Coonan talks up Aussie software at IT congress

Despite a trade deficit in the order of $770 million, ICT minister Senator Helen Coonan did her best to trumpet Australia's software industry at the fifteenth world congress in information technology in Texas yesterday.

Coonan told the delegation Australia has developed "high-end expertise" in numerous industry sectors, particularly resources.

"Some 60 percent of the world's mining industry software comes from Australia," Coonan said. "Also, to mention a Texas example, an Australian firm, Visean, has just opened an office in Houston. Visean provides real-time data management and visualization solutions for the geoscience and engineering segment of [the] offshore oil and gas industry."

Visean counts global players like Shell, BP, Total, and BHP among its customer and is now developing a strategic partnership with Texas-based oil services company Weatherford.

Coonan also made mention of Medtamic, a provider of clinical information systems to the healthcare industry.

"[Medtamic's] systems are now installed in more than 50 sites worldwide, including North American hospitals in Stanford, Yale, and Chicago," she said, adding the company is also looking to expand into Texas.

Both Visean and Medtamic have received assistance under the Australian Government's $122 million ICT Incubators program, which Coonan administers. This provides capital, mentoring and administrative support for emerging start-ups.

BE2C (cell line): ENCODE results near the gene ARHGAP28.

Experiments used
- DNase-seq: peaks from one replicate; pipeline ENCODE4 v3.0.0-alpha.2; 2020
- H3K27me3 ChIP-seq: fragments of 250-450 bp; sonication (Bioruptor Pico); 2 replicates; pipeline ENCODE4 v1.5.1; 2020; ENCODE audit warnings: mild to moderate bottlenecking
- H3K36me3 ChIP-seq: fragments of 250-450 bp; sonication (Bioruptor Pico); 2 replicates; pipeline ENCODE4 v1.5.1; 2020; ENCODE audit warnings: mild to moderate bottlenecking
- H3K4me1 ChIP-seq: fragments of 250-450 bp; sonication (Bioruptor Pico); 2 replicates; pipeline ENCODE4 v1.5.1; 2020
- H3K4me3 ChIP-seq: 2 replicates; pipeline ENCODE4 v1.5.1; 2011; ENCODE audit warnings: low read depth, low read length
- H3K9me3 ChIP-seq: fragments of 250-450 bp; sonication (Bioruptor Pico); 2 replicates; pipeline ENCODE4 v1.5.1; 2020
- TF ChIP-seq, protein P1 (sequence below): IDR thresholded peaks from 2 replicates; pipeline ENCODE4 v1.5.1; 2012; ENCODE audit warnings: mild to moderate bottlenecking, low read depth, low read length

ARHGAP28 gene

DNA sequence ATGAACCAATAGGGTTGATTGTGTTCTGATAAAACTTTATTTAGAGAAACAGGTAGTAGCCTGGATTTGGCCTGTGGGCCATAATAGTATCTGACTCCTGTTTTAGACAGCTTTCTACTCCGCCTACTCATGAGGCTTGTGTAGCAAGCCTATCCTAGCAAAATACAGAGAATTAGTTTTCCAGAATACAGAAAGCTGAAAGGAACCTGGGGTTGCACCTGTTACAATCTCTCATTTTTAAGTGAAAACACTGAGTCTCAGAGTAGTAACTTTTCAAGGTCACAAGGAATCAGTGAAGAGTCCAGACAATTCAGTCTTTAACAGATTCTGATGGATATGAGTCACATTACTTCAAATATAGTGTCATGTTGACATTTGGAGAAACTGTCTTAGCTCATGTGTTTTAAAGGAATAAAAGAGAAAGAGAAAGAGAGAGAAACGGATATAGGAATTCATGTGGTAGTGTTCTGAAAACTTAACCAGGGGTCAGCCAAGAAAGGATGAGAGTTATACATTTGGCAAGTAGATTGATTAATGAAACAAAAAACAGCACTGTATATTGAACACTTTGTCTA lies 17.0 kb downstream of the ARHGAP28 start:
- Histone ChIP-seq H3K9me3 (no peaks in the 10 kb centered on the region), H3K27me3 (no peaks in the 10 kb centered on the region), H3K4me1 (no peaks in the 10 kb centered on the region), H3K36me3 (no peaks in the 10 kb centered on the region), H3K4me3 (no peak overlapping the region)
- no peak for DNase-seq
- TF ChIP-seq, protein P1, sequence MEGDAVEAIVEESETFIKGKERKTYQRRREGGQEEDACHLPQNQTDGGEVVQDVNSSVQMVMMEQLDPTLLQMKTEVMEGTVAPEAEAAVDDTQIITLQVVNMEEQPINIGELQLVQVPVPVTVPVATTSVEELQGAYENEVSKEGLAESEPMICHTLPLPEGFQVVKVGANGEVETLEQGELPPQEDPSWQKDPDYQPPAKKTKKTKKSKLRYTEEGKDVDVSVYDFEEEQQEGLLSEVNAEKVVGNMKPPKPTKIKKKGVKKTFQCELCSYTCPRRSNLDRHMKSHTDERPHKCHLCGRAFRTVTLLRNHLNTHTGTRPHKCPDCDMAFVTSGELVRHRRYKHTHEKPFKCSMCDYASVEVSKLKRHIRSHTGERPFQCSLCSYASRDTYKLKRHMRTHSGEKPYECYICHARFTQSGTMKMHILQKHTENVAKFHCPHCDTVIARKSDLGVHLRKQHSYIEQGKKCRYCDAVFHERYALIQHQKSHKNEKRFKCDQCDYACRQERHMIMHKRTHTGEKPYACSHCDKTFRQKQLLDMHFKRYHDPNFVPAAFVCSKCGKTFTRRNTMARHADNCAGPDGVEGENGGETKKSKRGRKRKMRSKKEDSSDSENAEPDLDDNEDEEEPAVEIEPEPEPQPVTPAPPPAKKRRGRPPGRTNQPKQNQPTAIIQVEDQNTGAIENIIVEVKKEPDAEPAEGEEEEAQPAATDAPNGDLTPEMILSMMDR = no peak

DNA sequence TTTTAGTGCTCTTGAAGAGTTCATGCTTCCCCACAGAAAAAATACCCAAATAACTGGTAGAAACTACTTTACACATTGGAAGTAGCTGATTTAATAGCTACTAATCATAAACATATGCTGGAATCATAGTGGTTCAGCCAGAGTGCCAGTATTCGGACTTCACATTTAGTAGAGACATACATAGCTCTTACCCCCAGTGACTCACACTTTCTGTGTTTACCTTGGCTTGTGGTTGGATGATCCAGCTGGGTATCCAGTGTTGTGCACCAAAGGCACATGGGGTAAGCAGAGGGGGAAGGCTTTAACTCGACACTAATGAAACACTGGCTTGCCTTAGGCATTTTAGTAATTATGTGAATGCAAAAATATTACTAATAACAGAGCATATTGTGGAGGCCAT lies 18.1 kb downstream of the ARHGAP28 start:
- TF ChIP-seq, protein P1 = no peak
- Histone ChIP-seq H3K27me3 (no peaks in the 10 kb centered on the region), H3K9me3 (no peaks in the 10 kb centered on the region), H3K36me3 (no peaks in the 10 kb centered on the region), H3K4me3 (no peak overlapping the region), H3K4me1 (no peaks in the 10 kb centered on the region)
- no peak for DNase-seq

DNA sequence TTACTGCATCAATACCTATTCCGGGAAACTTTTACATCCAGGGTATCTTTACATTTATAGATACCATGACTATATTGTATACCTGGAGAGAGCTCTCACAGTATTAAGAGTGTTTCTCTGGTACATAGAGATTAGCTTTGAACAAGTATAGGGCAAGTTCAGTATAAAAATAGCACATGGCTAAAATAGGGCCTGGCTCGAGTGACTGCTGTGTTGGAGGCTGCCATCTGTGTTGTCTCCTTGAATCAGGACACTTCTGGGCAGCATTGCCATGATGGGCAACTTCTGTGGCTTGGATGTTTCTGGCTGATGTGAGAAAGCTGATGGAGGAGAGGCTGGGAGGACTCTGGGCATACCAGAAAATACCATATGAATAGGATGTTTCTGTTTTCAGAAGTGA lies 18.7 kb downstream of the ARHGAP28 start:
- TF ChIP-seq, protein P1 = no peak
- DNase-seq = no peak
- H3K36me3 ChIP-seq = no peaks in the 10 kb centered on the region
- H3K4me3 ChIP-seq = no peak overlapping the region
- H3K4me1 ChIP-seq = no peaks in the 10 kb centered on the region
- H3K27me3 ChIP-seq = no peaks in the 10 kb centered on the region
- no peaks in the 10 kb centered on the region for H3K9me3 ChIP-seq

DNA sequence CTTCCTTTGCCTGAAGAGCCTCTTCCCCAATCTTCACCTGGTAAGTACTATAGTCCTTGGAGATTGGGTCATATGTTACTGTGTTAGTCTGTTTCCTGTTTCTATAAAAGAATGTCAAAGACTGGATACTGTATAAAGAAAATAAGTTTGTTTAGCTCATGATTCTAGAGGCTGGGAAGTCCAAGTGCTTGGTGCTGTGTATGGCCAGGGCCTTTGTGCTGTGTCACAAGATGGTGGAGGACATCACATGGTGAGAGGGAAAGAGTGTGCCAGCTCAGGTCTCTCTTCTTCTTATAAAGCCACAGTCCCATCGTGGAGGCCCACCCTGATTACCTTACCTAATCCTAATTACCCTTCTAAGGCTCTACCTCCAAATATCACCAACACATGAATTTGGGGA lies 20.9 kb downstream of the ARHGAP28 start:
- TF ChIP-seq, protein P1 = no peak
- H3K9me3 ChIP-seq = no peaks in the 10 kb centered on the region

Victoria University's Centre for Strategic Economic Studies (CSES) software industry report for 2004 concluded Australia's trade deficit for software products was $444 million and for royalties and fees was $325 million, making a total of $769 million.

CSES Fellow, Professor John Houghton is compiling the ACS ICT Trade Update report for 2005, but said it won't be available until mid-June.

"There are lots of caveats to keep in mind," Houghton said. "The gold master problem - where a firm imports a master and copies it here - is significant, as is software sold pre-installed on computers, and so the numbers tend to understate imports by quite a bit."

Houghton praised Coonan's efforts to raise the profile of Australian software, but believes the capabilities of local vendors is undervalued domestically. "People buy American rather than local, [so] a little bit more encouragement locally would be a big help," he said. "It's hard to go from nothing to exporting to Washington."

Coonan made specific mention of the Australia-US Free Trade Agreement (FTA) as a catalyst for local companies to sell into the US.

"[The FTA] has created many more opportunities in the ICT area for both countries," she said. "Two recent examples are HarvestRoad based in Perth, and Tower Software based in Canberra. HarvestRoad is an e-learning software developer that has been selected in a $40 million education purchasing tender [and] Tower software has signed an agreement for more than $45 million over five years with the US Department of Defense for its TRIM Context business information system."

Coonan did not address concerns from the open source community that the FTA may result in local software companies being subjected to draconian US intellectual property laws, but did drum up Australia's investment potential.

"There are many more Australian companies bidding for work here [in the US] and taking advantage of the recently-signed [FTA] between our two countries," she said. "Australia is a great place to invest. The Free Trade Agreement and the work the government is doing to continue building our ICT environment are only part of why Australia is a great place to invest."

Professor Houghton said the harmonizing of US and Australian intellectual property laws is the "least understood and most dangerous" aspect of the FTA, but a lot of companies are being pursued with speculative suits because their company has money.

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